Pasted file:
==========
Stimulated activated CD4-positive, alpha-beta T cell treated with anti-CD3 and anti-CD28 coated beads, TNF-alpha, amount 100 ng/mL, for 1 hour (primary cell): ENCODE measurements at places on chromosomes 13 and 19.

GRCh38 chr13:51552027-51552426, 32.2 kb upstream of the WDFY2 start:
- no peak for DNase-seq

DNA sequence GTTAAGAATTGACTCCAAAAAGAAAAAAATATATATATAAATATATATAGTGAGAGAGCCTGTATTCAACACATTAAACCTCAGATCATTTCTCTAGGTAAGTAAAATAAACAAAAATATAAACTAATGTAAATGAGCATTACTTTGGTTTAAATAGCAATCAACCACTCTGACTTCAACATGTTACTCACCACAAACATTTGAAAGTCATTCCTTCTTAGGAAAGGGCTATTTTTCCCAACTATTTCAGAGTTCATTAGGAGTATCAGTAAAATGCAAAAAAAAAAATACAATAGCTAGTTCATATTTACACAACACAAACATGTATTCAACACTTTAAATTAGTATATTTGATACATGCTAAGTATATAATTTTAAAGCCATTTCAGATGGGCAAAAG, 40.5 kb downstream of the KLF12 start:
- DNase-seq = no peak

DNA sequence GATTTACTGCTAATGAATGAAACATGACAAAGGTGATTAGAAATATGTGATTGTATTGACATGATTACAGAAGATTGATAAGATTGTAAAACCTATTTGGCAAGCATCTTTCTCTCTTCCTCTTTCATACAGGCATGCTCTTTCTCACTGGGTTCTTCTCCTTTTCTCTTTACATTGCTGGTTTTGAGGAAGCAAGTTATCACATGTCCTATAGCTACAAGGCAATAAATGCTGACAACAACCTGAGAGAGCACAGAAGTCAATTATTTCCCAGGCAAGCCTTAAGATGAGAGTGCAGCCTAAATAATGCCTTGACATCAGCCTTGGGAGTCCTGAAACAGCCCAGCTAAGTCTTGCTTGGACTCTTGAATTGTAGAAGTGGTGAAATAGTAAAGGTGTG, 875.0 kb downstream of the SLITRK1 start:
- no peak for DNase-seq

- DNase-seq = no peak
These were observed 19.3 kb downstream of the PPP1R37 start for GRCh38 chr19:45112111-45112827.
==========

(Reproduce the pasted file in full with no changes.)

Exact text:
Stimulated activated CD4-positive, alpha-beta T cell treated with anti-CD3 and anti-CD28 coated beads, TNF-alpha, amount 100 ng/mL, for 1 hour (primary cell): ENCODE measurements at places on chromosomes 13 and 19.

GRCh38 chr13:51552027-51552426, 32.2 kb upstream of the WDFY2 start:
- no peak for DNase-seq

DNA sequence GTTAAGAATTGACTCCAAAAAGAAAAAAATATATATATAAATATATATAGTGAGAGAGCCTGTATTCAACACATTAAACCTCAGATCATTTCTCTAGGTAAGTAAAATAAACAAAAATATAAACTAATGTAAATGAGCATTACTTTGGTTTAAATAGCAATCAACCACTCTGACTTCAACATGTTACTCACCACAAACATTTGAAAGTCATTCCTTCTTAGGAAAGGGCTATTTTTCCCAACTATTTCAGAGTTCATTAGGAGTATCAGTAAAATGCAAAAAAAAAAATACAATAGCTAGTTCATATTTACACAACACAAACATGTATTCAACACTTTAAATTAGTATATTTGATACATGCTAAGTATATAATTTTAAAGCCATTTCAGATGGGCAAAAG, 40.5 kb downstream of the KLF12 start:
- DNase-seq = no peak

DNA sequence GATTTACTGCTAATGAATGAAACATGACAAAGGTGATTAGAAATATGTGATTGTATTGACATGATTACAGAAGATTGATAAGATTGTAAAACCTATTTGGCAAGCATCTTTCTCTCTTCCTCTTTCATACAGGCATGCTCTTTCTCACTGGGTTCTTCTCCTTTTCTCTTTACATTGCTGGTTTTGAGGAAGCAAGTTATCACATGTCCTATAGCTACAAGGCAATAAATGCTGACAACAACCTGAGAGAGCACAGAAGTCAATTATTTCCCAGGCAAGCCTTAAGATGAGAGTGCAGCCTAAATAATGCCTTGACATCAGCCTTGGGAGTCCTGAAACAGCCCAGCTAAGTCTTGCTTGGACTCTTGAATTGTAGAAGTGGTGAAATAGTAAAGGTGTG, 875.0 kb downstream of the SLITRK1 start:
- no peak for DNase-seq

- DNase-seq = no peak
These were observed 19.3 kb downstream of the PPP1R37 start for GRCh38 chr19:45112111-45112827.